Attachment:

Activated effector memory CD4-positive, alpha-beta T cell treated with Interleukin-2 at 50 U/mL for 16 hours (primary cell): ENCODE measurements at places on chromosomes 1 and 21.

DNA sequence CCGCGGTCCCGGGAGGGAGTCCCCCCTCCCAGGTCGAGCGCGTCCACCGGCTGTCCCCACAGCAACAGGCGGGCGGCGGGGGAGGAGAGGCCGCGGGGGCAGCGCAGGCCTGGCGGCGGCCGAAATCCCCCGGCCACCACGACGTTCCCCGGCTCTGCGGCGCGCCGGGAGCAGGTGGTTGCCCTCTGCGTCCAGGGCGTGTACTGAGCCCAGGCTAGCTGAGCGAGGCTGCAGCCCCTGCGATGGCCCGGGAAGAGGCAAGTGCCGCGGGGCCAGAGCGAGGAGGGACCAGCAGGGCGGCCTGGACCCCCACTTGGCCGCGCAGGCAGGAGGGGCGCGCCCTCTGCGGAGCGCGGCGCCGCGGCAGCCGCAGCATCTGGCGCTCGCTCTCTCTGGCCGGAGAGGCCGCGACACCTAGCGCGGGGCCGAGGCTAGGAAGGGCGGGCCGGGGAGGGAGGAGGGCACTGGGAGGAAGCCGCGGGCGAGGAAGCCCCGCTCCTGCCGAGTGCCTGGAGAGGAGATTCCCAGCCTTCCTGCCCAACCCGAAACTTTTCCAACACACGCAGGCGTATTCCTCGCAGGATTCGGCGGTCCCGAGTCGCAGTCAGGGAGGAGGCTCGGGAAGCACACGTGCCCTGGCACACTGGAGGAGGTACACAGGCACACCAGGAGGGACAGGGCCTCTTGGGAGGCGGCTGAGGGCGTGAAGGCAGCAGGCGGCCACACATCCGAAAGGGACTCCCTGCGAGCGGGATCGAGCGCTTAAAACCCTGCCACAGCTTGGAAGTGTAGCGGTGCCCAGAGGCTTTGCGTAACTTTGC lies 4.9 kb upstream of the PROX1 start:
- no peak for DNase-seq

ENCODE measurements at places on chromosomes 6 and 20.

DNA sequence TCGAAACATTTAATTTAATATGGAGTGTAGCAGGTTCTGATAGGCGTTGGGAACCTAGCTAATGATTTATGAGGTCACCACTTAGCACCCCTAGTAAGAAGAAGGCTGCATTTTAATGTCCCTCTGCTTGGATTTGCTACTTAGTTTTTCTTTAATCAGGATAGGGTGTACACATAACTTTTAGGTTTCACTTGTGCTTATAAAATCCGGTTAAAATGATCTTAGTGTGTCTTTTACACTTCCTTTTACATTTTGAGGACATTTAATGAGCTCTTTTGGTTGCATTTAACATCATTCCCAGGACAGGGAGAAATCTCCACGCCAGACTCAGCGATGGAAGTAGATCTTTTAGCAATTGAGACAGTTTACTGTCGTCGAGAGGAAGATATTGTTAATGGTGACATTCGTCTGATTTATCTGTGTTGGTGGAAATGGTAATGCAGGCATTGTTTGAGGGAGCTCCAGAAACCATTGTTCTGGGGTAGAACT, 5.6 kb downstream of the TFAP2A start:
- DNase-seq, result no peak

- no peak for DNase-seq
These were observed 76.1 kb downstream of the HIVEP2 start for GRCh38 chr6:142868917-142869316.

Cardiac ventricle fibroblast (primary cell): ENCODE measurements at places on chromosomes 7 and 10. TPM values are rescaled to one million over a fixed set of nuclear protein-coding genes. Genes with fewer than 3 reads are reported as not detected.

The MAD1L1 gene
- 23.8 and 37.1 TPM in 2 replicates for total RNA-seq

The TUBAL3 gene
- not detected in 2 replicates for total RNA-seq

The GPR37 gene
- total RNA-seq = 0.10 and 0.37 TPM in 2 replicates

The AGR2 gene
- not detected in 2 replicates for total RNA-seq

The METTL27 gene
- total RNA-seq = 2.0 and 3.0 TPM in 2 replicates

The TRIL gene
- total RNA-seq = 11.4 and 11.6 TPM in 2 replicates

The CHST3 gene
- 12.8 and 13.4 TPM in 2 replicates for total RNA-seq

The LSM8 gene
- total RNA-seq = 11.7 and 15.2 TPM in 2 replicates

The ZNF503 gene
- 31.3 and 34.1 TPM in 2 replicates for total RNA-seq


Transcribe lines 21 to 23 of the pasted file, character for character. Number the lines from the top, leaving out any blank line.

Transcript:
- total RNA-seq = 11.4 and 11.6 TPM in 2 replicates

The CHST3 gene
- 12.8 and 13.4 TPM in 2 replicates for total RNA-seq